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Consumer Behavior of Social Drinking in College

Autor:   •  January 11, 2013  •  Research Paper  •  4,750 Words (19 Pages)  •  1,039 Views

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This project will address the aspects of consumer behavior which occur involving social drinking in college. It is broken down into several different categories in an attempt to include as many pieces of the puzzle as possible to better understand these consumers. The goal of the paper is to answer questions like, “Why do college students drink?” What do they drink? How much is spent on alcohol? How does drinking affect them, their studies, etc.? Of course this is just a sampling of the questions asked and addressed, but first we must define the consumers to be analyzed. College students are typically between the ages of 18 and 24, although this is just a generalization which can be expanded +/- a year or so (Hingson, 2005). The 21 to 25 age group has the highest alcohol use rate of any adults, and the 18 to 21 sector is also a significant grouping, thus college students have a considerable proportion of people that drink within the population, as can be seen on the chart below (Do you have a problem with alcohol, 2008).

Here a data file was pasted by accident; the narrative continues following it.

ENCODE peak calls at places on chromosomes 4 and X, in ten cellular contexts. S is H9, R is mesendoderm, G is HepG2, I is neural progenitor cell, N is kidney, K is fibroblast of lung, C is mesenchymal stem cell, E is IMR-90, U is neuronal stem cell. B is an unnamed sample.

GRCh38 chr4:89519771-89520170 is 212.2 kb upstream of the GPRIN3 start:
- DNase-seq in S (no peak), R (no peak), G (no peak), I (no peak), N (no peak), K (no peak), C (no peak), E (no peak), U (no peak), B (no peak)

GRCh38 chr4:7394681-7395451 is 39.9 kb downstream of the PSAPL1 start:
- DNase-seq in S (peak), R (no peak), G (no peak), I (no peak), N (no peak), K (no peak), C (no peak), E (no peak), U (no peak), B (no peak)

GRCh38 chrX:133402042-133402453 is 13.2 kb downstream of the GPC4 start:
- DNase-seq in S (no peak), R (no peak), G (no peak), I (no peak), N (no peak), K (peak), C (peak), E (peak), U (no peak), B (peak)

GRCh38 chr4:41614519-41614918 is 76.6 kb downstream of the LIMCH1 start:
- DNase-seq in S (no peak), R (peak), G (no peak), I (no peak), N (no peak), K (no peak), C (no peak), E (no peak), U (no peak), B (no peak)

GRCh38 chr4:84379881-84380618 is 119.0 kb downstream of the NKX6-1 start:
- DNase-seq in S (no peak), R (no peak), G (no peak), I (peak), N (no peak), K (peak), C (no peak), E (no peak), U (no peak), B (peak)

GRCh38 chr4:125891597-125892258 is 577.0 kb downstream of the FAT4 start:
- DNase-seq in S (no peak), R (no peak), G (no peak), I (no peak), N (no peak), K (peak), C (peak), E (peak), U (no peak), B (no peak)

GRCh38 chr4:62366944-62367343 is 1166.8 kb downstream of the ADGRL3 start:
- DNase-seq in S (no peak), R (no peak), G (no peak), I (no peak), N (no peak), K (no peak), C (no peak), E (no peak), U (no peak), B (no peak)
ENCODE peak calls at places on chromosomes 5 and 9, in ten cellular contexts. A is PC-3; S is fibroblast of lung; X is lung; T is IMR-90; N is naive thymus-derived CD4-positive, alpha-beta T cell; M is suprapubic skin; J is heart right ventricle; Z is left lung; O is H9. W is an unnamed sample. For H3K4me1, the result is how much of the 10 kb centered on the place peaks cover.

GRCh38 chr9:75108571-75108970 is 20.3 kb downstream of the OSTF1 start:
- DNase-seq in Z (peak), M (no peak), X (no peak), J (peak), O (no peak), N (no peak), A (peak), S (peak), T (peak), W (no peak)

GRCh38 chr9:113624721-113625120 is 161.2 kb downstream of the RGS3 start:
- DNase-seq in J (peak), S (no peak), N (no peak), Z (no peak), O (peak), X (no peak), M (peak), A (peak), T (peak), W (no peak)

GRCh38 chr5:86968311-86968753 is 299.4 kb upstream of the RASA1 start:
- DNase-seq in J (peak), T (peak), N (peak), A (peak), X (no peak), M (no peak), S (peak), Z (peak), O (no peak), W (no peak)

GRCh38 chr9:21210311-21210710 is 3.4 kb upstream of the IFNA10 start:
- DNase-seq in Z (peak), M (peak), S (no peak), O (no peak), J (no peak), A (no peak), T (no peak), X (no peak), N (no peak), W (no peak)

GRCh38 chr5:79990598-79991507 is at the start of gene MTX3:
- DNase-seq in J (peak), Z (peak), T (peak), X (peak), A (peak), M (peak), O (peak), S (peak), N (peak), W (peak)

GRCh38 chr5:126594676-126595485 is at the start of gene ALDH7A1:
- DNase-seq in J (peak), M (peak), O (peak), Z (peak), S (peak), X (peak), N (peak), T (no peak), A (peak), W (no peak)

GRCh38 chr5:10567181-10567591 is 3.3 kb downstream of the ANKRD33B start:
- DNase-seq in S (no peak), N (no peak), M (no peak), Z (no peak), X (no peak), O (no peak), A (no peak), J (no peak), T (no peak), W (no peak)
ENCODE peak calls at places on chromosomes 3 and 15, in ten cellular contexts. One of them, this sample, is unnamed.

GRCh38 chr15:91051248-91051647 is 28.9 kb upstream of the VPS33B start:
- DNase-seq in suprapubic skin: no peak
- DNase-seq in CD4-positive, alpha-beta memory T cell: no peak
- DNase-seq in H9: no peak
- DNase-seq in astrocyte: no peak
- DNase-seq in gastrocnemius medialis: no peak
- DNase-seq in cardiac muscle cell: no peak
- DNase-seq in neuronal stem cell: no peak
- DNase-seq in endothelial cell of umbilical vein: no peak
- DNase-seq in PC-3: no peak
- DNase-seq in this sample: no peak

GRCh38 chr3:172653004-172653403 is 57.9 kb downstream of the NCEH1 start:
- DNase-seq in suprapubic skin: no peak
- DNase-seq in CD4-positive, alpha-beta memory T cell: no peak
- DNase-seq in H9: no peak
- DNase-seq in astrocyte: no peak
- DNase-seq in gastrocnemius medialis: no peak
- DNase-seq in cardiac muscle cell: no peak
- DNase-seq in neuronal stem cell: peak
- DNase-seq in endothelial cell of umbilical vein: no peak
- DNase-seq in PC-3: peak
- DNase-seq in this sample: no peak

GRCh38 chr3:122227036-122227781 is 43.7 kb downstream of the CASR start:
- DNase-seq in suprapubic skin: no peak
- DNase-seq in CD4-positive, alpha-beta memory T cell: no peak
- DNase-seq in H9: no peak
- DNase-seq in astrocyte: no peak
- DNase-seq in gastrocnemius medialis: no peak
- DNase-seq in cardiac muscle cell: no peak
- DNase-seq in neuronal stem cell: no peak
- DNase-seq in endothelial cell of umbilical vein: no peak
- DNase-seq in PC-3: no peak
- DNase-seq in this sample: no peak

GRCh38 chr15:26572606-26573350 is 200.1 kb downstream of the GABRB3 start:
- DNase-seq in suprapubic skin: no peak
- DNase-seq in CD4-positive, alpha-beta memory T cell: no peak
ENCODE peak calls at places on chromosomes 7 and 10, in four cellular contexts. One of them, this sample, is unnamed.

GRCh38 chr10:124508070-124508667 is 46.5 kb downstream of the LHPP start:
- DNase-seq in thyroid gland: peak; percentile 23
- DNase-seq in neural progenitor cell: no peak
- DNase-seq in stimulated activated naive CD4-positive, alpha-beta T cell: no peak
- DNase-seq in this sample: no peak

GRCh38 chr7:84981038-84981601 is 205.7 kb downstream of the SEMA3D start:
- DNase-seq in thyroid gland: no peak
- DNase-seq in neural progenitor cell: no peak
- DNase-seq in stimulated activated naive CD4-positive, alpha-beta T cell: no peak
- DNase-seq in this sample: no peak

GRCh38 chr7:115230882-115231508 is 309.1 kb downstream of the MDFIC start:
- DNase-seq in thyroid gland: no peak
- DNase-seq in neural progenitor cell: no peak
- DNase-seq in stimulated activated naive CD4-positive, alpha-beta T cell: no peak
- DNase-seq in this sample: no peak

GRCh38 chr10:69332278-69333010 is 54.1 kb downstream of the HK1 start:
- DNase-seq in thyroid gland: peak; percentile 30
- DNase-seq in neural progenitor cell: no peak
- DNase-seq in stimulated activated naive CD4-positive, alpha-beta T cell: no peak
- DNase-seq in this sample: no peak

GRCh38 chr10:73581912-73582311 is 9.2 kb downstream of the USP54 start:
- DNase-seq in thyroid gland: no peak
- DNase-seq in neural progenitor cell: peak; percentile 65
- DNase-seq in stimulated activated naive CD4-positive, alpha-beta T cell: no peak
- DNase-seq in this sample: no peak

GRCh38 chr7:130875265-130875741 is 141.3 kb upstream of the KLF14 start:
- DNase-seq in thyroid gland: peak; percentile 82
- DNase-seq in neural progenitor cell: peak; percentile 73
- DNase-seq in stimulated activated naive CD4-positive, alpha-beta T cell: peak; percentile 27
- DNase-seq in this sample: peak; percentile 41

(Do you have a problem with Alcohol, 2008)

While there are precise statistics on the ratio of male versus female college attendants for this purpose that is unnecessary and it can be assumed that roughly half of the student population belongs to each group. Although the purpose is to look at social drinking, there will also be discussion of alcoholism, and binge drinking behaviors which in some college settings are similar to social drinking or are important factors to acknowledge.

Why do people drink in the first place? Social drinking can be defined as a casual manner of drinking which people use to relax and have social contact. For example, social drinking may be used to meet new friends or in dating. It is also known that alcohol can also help people express their wills and be more relaxed, thus it is common for alcohol to accompany meals or other forms of gatherings. Social drinking is the most common form of adult drinking in the United States as 58% of the adult population drinks "socially", 32% abstain from drinking alcohol altogether, and 12% are considered to be heavy drinkers. (Jackson, 1990)

Social drinking is a prevalent aspect of college life and is one way students typically associate with one another. Therefore, a large number of college students have experience drinking. According to the report, Sobering Statistics on College Drinking,

"73 percent of the students drink at least occasionally. Furthermore, the average male freshman, according to the Core Institute, which surveyed 33,379 undergrads (freshman) on 53 U.S. campuses in 2005, consumes 7.39 drinks - a bottle of beer, glass of wine, shot or mixed drink per week. Meanwhile, the average female consumes 3.86" (Burrel, XXX).

Clearly the consumption indicated in this study shows that drinking has become a major


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